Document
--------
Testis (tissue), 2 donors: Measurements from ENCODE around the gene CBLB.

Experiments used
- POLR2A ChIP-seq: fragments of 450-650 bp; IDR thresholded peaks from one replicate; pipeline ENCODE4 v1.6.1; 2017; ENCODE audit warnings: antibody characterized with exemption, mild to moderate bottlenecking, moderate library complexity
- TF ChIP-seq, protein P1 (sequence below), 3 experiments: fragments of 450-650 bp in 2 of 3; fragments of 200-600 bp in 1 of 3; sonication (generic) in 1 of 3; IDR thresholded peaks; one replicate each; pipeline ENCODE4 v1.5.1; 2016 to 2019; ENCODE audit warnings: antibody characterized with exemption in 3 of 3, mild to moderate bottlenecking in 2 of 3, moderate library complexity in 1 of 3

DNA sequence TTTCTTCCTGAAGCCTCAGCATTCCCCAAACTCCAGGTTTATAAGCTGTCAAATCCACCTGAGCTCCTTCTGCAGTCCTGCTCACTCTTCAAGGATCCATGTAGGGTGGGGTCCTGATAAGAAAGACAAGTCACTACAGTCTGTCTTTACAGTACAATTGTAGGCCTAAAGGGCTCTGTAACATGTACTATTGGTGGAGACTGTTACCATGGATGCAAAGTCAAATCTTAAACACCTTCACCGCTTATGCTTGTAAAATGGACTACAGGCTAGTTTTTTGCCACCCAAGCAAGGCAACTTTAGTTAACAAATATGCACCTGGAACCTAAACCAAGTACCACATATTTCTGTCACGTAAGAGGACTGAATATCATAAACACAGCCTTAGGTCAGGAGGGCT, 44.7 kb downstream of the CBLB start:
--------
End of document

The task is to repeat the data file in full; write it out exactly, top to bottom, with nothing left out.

Testis (tissue), 2 donors: Measurements from ENCODE around the gene CBLB.

Experiments used
- POLR2A ChIP-seq: fragments of 450-650 bp; IDR thresholded peaks from one replicate; pipeline ENCODE4 v1.6.1; 2017; ENCODE audit warnings: antibody characterized with exemption, mild to moderate bottlenecking, moderate library complexity
- TF ChIP-seq, protein P1 (sequence below), 3 experiments: fragments of 450-650 bp in 2 of 3; fragments of 200-600 bp in 1 of 3; sonication (generic) in 1 of 3; IDR thresholded peaks; one replicate each; pipeline ENCODE4 v1.5.1; 2016 to 2019; ENCODE audit warnings: antibody characterized with exemption in 3 of 3, mild to moderate bottlenecking in 2 of 3, moderate library complexity in 1 of 3

DNA sequence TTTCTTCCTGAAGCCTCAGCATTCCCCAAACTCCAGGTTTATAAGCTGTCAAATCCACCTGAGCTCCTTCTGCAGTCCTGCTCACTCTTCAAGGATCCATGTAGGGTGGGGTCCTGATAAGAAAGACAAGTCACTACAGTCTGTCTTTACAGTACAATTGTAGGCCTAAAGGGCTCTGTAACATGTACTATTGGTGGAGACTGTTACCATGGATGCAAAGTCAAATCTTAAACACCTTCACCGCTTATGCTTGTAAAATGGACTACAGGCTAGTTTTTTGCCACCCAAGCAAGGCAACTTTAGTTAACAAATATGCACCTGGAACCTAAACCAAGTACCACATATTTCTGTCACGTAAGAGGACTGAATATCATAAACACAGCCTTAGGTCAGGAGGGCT, 44.7 kb downstream of the CBLB start: